Mon, 4 Mar 2024


Singapore university charges tourist fee
Published on: Thursday, February 08, 2024
By: Today
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Singapore university charges tourist fee
Nanyang Technological University (Credit Nanyang Technological University)
SINGAPORE: Two top universities here are paying the price of success as foreign tourists flock to see their campuses, causing disruptions to students. One of them, Nanyang Technological University (NTU), has just imposed a fee to manage the influx of curious sightseers.

In recent weeks, students from both NTU and the National University of Singapore (NUS) have used online forum Reddit to air their grievances over inconveniences they feel tourists have caused.

Chief among them are long winding queues at canteens during lunch hours, loud voices echoing throughout common study spaces causing distractions, and road jams caused by tour buses picking up, dropping off and waiting for tourists.

NTU students told TODAY they have also faced distractions such as phone cameras flashing and, for at least three years during classes at The Hive, some have had tourists peeping over their shoulders there.

The Hive is a popular photo opportunity for tourists because the building’s facade bears a resemblance to dim sum baskets.

Some tourists have even entered classrooms while lessons were still underway.

Cathryn Wong, 27, who studies English literature at NTU, said: “Last week, one group just walked in, sat down, and listened to the lecture (for the last 20 minutes).”

NTU announced last Thursday (Feb 1) that it would henceforth require all travel agencies planning tours to their campus to seek prior approval from the university.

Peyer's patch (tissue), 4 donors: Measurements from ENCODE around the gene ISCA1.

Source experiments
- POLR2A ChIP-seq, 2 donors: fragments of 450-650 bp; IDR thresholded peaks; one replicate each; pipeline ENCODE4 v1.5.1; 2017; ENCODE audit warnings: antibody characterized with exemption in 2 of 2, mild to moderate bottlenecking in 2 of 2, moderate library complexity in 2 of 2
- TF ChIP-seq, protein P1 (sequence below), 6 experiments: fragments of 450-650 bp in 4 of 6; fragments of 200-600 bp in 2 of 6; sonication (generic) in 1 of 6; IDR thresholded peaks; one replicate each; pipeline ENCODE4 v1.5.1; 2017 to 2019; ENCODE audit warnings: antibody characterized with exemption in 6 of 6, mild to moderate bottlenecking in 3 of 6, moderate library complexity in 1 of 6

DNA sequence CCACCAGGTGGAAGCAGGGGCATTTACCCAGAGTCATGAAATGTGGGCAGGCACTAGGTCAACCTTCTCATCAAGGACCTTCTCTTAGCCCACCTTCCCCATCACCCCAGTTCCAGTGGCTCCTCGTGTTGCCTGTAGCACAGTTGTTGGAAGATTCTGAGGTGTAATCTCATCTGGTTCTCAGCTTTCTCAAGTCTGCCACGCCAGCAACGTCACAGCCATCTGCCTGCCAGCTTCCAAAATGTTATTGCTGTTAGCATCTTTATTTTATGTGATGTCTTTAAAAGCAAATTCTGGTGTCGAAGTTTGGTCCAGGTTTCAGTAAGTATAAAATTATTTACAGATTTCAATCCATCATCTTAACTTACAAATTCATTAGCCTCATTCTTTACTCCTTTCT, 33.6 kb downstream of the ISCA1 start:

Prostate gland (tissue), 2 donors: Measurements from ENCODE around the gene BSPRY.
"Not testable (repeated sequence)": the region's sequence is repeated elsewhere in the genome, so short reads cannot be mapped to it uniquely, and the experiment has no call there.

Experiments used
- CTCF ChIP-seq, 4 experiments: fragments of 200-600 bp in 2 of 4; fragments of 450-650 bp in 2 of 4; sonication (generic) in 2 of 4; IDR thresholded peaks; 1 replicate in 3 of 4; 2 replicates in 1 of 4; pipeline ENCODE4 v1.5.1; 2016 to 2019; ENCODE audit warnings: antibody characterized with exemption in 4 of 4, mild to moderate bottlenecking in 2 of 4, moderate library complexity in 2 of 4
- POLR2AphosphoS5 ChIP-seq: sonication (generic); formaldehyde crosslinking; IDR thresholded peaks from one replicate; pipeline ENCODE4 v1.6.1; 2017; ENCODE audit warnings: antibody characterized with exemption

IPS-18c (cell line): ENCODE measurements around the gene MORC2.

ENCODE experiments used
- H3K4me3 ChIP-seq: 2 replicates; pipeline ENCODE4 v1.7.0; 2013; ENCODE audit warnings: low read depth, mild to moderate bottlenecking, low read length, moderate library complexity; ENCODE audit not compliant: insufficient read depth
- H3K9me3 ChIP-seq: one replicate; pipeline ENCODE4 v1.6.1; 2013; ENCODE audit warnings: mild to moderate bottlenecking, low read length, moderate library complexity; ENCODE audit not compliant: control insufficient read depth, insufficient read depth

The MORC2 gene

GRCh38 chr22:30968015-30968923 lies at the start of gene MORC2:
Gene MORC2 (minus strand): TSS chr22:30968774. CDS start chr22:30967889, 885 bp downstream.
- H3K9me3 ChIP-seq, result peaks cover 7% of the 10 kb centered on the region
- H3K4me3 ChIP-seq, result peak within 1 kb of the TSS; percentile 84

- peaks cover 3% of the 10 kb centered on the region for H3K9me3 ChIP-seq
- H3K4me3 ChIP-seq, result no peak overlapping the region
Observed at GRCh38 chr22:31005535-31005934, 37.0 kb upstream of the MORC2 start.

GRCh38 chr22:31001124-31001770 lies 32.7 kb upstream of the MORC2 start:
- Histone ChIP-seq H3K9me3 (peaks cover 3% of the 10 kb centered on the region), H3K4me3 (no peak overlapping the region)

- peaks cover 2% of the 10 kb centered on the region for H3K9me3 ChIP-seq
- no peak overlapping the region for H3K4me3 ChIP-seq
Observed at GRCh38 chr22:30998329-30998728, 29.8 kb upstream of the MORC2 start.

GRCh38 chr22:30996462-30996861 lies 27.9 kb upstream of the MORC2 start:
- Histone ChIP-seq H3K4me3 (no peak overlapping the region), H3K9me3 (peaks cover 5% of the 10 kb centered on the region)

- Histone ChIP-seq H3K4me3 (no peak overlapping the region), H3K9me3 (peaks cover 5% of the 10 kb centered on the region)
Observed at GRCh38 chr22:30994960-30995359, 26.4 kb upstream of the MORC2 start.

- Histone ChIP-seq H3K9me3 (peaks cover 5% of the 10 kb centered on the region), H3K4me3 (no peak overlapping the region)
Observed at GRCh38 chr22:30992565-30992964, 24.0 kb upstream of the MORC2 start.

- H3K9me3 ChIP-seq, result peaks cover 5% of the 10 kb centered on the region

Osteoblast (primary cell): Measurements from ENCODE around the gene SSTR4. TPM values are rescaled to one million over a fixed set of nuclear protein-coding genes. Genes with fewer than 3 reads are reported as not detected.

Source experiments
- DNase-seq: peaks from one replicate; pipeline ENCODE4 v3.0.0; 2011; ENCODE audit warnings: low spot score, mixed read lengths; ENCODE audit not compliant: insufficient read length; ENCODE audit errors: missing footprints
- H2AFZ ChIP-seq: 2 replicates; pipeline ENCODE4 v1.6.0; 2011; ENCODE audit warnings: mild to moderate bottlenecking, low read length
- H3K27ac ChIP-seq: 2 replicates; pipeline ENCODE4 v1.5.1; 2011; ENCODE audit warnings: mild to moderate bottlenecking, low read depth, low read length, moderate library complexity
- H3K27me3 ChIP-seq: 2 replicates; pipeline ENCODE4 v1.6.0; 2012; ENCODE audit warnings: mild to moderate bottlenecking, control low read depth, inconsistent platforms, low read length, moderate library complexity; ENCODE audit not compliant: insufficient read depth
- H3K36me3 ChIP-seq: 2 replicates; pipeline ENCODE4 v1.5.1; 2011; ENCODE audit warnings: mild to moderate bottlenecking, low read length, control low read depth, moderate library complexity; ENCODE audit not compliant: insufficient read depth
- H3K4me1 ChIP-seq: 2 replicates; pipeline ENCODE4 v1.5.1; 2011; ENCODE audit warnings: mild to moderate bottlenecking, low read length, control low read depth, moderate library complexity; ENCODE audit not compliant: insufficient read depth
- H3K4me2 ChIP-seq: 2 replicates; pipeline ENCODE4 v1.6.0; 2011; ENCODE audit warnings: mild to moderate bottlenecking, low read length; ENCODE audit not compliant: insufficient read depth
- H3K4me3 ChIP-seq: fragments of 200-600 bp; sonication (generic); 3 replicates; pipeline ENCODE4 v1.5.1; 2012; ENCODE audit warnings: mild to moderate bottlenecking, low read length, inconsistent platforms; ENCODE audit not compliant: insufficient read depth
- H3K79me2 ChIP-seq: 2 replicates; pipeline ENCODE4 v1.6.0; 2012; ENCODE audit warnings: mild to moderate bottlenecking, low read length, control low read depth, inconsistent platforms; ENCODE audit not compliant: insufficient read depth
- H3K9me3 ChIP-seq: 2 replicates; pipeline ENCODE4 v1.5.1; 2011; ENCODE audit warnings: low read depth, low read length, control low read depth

Tourist groups will be required to pre-register online and schedule visits in advance.

An entry fee, which the university said is to support campus maintenance and the regulation of vehicle flow, would also be charged.

NTU has yet to respond to TODAY’s query on how much the fee will be and how it will work.

Tour operators and some of the tourists themselves said that the appeal to visit the NUS and NTU campuses stems from the fact that both have consistently ranked among the top universities in Asia.

When TODAY visited both schools last Wednesday, three separate groups of tourists from China said that they wanted their children — ranging in age from seven to 16 — to observe what campus life was like at these universities.

In 2023, Times Higher Education, a British magazine that publishes global university rankings yearly, ranked NUS third and NTU fifth overall in Asia. Globally, the universities ranked 19th and 36th respectively.

Long lines for food and buses

When TODAY arrived at NUS around noon last Wednesday, the Flavours@UTown canteen was packed, with long queues at every stall.

Several groups of tourists, each comprising about a dozen school-aged children and their caregivers, were seen seeking tables alongside NUS students. The food court is often packed till 2.30pm, students said.

A 21-year-old first-year student who wanted to be known only as Daniel said: “If I only have 30 minutes to eat before my next lesson, I don’t want to queue an hour for my food.”

Sophia Chen, 23, a third-year NUS law student, said that she first noticed long lines late last year, but noted that the numbers of tourists “seem to be increasing, especially in the last few weeks”.

 “As students, we rely on the short pockets of time we have in between our classes to have our meals and commute to our next class,” she added.

 “With the ever-increasing number of tourists, there are now barely seats in our dining areas and our internal shuttle buses.”

Numerous NUS students backed up Chen’s observations, telling TODAY that failing to get on these full buses had previously caused them to be late for their classes.

Students added that large tour buses occasionally stop and wait at U-Town’s main bus stop, which can cause jams since NUS shuttle buses would not be able to pick up students.

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